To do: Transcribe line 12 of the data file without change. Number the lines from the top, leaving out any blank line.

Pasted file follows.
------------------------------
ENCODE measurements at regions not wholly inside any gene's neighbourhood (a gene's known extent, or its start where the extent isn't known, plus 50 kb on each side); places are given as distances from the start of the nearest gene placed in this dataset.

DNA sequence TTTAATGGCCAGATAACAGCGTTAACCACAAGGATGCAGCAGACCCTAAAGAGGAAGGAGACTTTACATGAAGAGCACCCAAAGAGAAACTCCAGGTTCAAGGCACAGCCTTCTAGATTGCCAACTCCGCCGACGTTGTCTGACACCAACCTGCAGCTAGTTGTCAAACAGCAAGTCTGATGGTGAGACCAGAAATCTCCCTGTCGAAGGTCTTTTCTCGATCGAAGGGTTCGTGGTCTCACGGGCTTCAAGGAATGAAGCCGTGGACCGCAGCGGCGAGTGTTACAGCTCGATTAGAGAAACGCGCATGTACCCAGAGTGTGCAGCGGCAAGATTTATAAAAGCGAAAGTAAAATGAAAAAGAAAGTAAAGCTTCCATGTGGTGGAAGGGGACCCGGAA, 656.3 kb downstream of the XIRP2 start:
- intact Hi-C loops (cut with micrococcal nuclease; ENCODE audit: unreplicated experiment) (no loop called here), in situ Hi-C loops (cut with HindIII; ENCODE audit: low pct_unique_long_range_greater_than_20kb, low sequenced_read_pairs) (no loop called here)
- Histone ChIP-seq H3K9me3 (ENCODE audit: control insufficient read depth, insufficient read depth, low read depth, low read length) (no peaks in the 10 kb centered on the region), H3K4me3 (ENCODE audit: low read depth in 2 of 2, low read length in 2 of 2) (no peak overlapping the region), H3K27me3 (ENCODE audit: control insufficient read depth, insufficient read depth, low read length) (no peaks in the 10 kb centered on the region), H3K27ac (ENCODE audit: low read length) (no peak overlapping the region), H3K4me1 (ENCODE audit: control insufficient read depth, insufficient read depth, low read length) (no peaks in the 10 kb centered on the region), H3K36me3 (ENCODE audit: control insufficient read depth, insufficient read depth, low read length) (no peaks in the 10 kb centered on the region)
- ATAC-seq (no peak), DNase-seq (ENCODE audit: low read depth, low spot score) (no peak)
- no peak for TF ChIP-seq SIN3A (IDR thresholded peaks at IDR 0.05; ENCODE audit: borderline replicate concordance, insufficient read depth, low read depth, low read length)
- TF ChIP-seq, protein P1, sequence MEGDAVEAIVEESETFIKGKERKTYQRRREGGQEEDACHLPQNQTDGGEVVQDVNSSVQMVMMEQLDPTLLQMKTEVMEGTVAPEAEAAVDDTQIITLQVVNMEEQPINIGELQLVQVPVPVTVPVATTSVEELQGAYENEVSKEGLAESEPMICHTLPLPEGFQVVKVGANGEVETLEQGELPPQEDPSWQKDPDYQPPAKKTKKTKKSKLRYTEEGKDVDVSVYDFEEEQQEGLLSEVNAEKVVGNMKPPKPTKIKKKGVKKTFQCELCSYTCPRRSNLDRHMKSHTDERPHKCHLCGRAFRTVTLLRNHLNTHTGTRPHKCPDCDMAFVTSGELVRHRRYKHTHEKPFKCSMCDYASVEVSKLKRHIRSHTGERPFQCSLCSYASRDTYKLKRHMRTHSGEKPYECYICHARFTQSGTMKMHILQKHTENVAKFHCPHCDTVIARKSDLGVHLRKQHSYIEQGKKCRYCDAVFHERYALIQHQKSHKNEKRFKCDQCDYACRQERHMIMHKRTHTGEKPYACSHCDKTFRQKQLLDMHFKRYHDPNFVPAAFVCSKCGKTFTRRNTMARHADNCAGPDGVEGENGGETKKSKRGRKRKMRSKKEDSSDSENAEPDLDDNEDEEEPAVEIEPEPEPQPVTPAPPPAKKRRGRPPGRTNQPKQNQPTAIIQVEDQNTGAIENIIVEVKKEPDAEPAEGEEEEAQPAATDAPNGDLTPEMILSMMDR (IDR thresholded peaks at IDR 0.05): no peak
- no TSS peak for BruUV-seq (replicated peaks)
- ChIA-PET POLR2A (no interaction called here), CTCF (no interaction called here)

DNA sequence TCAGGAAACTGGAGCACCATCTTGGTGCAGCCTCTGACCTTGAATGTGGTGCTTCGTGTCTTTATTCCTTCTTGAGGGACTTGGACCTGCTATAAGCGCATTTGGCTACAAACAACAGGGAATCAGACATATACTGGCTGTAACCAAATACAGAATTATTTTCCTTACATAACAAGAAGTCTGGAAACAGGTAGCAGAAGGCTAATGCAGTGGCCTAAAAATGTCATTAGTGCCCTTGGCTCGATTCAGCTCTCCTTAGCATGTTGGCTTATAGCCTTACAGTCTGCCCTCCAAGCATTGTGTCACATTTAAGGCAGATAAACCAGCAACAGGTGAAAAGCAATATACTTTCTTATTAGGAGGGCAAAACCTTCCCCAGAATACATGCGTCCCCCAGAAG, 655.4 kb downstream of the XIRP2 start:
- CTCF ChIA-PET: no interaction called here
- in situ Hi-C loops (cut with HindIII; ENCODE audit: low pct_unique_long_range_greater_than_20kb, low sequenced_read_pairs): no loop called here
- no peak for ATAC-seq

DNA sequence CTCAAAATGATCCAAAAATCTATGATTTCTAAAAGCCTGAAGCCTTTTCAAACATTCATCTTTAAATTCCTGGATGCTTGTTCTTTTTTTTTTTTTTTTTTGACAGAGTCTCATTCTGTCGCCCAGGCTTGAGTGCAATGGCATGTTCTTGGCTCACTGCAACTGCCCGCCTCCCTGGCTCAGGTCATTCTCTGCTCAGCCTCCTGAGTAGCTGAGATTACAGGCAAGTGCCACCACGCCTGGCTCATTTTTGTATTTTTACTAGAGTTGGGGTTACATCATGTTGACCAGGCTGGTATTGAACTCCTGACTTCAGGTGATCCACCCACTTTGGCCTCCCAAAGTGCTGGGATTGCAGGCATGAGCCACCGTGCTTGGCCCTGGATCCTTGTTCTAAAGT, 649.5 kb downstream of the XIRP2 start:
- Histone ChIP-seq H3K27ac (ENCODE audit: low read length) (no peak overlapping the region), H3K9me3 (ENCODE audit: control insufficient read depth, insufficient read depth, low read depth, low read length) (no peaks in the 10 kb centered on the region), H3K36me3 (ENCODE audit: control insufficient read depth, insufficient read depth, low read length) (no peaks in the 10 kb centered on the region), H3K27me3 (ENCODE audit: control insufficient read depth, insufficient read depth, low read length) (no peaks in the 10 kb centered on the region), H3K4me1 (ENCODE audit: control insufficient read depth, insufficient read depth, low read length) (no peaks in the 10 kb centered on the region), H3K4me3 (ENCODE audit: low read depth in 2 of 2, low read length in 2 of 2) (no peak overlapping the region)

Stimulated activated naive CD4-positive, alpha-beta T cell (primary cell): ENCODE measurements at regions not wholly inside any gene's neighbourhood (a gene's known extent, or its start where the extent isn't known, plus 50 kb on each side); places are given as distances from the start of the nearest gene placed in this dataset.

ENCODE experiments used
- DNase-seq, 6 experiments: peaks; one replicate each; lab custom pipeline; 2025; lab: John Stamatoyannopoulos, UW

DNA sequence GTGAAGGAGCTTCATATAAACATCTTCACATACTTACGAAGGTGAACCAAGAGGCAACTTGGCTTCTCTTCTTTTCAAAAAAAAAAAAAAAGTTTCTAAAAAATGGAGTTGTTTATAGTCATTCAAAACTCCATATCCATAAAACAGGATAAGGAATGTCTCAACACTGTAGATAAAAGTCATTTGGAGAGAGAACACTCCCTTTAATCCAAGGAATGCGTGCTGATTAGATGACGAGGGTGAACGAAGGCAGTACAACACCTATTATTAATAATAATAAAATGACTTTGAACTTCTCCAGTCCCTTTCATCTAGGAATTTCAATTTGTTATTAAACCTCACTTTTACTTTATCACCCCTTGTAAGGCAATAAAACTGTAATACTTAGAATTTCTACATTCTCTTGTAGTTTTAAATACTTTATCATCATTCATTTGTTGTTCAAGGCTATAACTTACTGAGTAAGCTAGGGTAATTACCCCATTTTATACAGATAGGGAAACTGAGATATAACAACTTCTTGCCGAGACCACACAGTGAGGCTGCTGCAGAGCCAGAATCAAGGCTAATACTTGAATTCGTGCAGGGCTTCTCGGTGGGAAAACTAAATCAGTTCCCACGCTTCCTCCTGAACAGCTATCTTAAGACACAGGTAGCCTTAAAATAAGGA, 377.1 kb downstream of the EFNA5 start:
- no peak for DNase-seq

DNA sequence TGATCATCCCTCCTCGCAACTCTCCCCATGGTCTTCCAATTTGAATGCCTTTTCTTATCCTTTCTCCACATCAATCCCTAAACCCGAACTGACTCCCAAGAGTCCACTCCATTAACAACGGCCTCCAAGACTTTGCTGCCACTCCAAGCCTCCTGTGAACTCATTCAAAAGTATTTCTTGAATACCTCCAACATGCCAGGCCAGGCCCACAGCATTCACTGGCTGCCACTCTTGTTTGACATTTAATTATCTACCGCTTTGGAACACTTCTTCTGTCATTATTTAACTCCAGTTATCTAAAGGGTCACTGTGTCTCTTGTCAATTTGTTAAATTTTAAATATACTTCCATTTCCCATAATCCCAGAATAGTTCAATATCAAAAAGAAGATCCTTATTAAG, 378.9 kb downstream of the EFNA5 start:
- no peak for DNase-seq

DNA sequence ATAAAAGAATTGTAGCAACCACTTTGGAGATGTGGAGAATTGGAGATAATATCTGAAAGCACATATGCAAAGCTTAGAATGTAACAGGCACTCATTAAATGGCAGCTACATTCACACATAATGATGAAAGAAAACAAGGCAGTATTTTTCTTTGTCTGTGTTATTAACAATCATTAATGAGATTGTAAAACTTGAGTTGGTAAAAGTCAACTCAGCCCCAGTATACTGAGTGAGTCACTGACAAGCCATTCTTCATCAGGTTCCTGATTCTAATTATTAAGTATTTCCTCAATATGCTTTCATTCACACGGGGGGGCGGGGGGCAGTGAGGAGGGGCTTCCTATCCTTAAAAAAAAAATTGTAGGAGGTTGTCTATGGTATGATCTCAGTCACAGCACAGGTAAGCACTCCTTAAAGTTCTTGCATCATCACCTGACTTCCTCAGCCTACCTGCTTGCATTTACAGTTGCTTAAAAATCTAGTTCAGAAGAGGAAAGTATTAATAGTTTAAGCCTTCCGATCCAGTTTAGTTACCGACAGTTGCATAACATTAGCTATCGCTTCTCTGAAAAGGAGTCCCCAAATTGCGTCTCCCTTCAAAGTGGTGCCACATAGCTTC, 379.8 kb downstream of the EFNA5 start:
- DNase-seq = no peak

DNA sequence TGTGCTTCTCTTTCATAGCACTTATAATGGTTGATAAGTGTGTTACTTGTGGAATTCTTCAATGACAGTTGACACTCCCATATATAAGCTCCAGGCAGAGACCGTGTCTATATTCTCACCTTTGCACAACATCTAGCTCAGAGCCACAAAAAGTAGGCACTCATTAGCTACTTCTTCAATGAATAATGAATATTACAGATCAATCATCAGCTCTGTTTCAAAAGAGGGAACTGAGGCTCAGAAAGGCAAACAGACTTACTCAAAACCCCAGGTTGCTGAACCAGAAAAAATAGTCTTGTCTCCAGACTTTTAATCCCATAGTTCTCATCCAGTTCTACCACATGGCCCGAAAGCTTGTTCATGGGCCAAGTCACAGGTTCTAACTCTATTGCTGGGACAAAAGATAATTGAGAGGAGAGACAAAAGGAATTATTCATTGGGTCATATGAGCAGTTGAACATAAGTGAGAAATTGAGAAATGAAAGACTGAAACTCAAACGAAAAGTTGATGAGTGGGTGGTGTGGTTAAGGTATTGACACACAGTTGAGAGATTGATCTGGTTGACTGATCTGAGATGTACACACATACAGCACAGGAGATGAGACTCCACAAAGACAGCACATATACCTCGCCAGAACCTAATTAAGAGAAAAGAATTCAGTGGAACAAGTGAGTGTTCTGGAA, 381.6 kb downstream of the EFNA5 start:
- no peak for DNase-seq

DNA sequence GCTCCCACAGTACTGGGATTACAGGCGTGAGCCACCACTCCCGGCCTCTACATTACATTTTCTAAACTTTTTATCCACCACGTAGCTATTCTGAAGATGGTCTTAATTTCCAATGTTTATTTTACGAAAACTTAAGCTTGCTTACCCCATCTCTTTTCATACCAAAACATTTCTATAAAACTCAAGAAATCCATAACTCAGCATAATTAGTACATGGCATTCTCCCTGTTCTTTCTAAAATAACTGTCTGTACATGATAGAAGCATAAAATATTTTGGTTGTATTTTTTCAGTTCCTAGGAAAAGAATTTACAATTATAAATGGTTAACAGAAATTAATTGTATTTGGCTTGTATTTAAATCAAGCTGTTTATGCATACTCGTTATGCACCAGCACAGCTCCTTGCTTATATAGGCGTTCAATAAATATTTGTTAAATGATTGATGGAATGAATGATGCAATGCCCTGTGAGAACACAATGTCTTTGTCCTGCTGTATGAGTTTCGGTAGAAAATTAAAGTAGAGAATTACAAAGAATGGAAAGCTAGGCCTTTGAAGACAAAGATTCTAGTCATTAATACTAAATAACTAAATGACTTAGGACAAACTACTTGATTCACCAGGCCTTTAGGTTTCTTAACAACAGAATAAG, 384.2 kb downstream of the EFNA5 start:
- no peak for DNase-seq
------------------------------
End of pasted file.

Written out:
- in situ Hi-C loops (cut with HindIII; ENCODE audit: low pct_unique_long_range_greater_than_20kb, low sequenced_read_pairs): no loop called here